Changing climate, changing realities: migration in the Sahel

The Sahel region – the strip of land extending coast to coast from west to east Africa – has long-established patterns of human mobility, largely characterised by internal movement within countries or between countries. This mobility has acted as an important resilience strategy for people’s survival and a way to create new economic opportunities during times of both crisis and stability. Existing research suggests that climate-related changes and risks might contribute to pressures to move for some people while constraining possibilities for mobility for others. Following already significant transformations in the Sahel’s semi-arid to arid climate, projected changes in rainfall and temperature suggest that climate-related challenges may intensify further. Therefore, understanding the influence of climate change on mobility in the Sahel is an increasingly vital task.

However, the evidence on the relationship between climate change and migration in the Sahel remains nascent, and the evidence far sparser than in other climate-impacted regions. In addition, the research undertaken to date focuses primarily on the impacts of sudden-onset, short-duration climate shocks, as opposed to slow-onset, longer-duration changes.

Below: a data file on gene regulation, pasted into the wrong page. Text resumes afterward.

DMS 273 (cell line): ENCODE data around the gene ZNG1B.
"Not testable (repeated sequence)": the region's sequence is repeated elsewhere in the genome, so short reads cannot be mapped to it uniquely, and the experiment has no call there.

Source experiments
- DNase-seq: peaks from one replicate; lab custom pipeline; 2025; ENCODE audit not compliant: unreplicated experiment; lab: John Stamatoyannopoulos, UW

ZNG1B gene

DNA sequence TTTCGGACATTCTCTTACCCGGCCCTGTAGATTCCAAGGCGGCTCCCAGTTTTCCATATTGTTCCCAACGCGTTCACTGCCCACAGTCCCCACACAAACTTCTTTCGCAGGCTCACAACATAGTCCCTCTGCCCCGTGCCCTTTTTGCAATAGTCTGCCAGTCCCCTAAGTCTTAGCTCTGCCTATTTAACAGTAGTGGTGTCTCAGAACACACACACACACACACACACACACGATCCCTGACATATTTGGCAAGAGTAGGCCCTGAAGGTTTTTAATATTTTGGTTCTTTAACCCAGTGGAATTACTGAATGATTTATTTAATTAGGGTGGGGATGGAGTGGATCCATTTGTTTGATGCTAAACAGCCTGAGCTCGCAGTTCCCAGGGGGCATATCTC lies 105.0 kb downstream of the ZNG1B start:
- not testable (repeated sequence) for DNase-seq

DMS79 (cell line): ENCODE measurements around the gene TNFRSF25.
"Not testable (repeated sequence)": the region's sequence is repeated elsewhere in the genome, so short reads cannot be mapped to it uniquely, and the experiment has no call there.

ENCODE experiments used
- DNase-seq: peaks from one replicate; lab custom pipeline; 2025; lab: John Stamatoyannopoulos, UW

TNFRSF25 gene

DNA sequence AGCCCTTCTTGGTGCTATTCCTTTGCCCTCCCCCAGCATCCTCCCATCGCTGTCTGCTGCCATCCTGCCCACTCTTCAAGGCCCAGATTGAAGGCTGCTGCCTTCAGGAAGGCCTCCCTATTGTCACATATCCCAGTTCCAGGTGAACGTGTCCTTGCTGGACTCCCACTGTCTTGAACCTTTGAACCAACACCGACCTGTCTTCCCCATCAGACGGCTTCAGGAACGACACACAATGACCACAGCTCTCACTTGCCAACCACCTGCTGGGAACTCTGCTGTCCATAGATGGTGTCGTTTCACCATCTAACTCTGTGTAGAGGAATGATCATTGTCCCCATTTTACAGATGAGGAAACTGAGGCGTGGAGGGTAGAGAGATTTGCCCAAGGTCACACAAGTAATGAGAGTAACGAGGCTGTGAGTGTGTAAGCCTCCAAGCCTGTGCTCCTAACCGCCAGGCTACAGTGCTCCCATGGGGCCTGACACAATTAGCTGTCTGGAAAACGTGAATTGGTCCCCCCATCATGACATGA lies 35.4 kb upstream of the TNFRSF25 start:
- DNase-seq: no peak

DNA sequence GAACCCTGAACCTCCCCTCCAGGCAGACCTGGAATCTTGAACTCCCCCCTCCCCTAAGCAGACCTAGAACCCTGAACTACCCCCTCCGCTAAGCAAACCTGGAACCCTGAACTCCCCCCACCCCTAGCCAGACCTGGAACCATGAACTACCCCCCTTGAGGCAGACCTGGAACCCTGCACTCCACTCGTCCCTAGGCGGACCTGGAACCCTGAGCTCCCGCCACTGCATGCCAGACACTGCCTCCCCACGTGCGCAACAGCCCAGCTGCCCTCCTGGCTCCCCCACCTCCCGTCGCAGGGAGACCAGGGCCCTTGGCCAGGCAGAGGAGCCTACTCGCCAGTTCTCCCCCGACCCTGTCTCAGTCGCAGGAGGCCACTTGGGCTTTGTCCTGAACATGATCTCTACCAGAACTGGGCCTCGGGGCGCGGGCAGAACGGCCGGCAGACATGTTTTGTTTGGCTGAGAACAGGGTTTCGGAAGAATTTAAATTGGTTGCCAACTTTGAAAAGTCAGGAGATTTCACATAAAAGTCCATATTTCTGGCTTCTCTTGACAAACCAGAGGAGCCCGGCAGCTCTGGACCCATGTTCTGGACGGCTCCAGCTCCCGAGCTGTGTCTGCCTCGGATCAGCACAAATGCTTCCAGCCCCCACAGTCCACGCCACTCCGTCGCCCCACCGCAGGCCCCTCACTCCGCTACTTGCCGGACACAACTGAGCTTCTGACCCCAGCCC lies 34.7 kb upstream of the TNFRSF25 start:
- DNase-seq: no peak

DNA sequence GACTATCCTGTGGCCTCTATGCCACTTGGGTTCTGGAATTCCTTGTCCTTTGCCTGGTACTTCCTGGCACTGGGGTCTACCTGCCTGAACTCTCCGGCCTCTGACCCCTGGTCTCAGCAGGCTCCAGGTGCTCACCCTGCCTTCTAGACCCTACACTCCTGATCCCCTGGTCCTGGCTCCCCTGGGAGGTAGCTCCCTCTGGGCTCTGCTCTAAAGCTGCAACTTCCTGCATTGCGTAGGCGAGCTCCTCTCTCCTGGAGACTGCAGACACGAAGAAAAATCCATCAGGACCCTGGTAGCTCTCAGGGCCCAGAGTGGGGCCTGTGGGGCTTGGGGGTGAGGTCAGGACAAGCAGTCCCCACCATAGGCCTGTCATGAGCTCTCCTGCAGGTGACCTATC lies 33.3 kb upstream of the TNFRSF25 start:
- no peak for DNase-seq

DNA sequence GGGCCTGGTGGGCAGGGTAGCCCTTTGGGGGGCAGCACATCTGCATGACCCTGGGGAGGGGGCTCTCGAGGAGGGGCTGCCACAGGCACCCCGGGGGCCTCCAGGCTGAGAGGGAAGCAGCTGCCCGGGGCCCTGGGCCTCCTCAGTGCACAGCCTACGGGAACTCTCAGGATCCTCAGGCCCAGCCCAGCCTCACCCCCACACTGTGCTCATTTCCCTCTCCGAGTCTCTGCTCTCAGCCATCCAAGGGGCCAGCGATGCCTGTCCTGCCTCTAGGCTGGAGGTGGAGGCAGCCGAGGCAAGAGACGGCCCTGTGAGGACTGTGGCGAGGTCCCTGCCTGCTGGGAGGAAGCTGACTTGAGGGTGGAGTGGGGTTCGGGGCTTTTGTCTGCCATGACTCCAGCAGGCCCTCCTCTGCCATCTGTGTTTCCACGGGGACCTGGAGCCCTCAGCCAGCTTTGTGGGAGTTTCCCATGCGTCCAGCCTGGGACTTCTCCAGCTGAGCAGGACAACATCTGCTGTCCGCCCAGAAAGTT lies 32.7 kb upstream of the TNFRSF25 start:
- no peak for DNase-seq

Commissioned by the British Red Cross, this research seeks to fill these evidence gaps and to improve understanding of the links between environmental and climate change and migration, and their implications for future mobility patterns and associated humanitarian needs and vulnerabilities.

The report is available through this link.

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